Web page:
Weekly Market Recap – July 5, 2024

Weekly Recap:

The first week of the second half of 2024 was largely a continuation of what has been the dominant trend of the past 18 months, with technology stocks pulling large cap benchmarks higher while other parts of the market were mixed. The S&P 500 gained 2% on the week, despite the fact that 56% of the index constituents (281 out of 503 stocks) finished lower. Meanwhile, the tech-dominated Nasdaq (+3.5% on the week) continued to pull ahead in the 2024 performance race, while the more cyclical Dow (+0.7% on the week and just +5.5% YTD including dividends) lags far behind. Similarly, US small and midcap benchmarks (which are not nearly as tech-heavy as large caps) finished lower on the week, and have also meaningfully underperformed on a YTD basis.

Rates finished lower across the curve last week thanks to so softer-than-expected macro data, allowing bond prices to rise. Despite the holiday it was a busy week for macro, including below-consensus prints for both manufacturing and services activity in the month of June:

* ISM’s Manufacturing PMI slid deeper into contraction territory at 48.5

* ISM’s Services PMI fell into contraction at 48.8 (lowest print since May of 2020)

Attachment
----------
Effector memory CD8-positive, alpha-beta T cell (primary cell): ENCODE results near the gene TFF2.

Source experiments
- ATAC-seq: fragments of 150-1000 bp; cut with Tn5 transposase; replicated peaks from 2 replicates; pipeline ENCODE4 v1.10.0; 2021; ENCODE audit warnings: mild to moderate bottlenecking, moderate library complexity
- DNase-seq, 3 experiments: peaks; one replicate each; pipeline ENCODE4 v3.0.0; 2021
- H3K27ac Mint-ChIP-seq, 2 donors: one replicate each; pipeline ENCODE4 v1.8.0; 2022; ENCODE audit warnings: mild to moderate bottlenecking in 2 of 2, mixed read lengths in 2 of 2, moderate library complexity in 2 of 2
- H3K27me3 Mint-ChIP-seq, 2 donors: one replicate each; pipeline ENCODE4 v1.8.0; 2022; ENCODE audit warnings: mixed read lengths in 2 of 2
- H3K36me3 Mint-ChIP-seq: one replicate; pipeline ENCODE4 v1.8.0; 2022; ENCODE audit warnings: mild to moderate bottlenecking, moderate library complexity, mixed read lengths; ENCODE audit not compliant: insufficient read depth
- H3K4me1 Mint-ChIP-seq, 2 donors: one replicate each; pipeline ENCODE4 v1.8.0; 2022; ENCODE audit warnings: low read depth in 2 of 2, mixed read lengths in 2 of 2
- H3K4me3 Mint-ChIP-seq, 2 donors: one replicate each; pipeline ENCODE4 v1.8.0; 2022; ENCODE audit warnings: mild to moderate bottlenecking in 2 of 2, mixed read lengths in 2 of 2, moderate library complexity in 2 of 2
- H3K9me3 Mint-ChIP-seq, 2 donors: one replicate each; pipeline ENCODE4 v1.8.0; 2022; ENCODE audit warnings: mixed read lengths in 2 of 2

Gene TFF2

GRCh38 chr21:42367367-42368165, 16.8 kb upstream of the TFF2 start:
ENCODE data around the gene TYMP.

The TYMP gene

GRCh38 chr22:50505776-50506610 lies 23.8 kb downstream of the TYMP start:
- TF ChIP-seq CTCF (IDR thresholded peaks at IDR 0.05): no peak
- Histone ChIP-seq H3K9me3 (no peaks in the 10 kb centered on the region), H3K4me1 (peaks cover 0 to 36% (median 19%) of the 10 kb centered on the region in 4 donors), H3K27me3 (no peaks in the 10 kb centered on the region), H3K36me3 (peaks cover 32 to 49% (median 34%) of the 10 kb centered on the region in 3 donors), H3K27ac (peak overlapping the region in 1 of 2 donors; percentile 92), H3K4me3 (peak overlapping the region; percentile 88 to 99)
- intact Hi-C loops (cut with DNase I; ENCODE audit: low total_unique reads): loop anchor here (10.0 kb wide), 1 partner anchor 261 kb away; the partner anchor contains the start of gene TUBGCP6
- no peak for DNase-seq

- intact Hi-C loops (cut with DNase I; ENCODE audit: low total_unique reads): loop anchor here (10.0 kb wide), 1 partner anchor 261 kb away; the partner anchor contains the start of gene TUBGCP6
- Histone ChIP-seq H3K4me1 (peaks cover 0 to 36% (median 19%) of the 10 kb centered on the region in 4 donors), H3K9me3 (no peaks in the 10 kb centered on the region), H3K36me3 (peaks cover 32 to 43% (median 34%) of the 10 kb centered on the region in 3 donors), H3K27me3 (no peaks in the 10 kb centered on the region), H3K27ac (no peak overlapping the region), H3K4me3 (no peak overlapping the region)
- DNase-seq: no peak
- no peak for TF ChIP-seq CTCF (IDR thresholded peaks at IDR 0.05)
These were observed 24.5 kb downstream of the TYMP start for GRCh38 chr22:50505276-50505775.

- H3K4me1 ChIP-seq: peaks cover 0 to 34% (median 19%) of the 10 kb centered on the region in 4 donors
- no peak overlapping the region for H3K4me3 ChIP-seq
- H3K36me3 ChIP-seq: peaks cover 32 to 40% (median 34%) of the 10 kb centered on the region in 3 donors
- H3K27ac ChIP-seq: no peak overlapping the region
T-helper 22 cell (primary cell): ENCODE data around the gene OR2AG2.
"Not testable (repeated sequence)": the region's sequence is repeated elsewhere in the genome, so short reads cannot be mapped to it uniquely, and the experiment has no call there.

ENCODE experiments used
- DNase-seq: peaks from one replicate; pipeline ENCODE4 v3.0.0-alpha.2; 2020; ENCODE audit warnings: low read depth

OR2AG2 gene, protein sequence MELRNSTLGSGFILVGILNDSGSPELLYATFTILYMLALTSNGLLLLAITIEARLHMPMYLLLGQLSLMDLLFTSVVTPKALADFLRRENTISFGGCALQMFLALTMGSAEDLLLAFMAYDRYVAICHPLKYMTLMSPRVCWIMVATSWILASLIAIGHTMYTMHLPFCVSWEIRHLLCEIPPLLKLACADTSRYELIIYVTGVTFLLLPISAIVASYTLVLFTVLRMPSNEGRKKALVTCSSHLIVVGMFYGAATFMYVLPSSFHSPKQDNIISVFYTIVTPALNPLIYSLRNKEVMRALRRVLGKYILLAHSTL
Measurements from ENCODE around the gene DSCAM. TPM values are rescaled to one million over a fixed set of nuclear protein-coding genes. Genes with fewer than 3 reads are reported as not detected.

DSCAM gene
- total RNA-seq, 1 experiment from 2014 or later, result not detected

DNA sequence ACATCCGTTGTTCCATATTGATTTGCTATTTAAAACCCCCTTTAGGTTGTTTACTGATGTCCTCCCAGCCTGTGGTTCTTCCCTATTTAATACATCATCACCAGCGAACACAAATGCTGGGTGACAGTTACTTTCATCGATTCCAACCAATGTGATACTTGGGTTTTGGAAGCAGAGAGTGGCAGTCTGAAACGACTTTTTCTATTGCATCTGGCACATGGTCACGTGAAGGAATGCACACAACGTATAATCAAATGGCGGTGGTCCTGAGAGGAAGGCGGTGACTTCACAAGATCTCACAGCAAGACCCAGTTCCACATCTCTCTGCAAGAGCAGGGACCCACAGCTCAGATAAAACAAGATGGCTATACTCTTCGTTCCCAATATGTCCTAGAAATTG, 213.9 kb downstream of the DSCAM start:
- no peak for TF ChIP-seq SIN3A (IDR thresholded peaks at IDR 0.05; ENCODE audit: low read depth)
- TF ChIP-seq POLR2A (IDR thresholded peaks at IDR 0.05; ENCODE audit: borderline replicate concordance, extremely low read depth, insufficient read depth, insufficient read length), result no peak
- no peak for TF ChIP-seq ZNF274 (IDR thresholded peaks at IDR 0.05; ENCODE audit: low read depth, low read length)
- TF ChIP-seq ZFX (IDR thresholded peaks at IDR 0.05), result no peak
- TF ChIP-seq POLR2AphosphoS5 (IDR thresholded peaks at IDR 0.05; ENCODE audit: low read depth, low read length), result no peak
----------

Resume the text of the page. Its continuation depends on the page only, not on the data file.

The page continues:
The week concluded with the monthly jobs report from the BLS, which showed steady growth in both jobs (+206k NFP) and hourly earnings (+3.9% y/y). Labor force participation ticked higher to 62.6%. Perhaps most importantly, the closely-watched U-3 unemployment rate rose 10bp sequentially to 4.1%. Despite rising sequentially for the 3rd straight month, U-3 remains slightly below the level that would trigger the Sahm Rule and potentially indicate the start of a US recession.

Chart of the Week: Nonfarm Payrolls (m/m net change)

Albion’s “Four Pillars”:

Economy & Earnings

The US economy has been resilient despite the higher interest rate environment. Analysts are forecasting low double digit EPS growth in 2024; growth of that magnitude will depend on the economy avoiding recession.


The S&P 500’s forward P/E of 21x is well above the long run average, so valuations are likely to be a headwind to future returns. More predictive metrics like CAPE, Tobin’s Q, and the Buffett Indicator (Eq Mkt Cap / GDP) suggest that compound annual returns from current levels over the coming decade are likely to be in the single digits.

Interest Rates

Futures markets imply that the Fed will cut overnight interest rates once or twice in 2024, most likely at some point in the 2nd half of the year. Belly and long end rates are already at or near what are likely to be their post-pandemic equilibrium levels, unless the US economy enters a recession.


After falling rapidly in late 2022 and all of 2023, inflation has become sticky in the 3-4% range in early 2024. Services inflation remains somewhat elevated, in part due to heavily lagged shelter costs. Volatile energy prices driven by geopolitical conflicts could present a risk to the inflation outlook.

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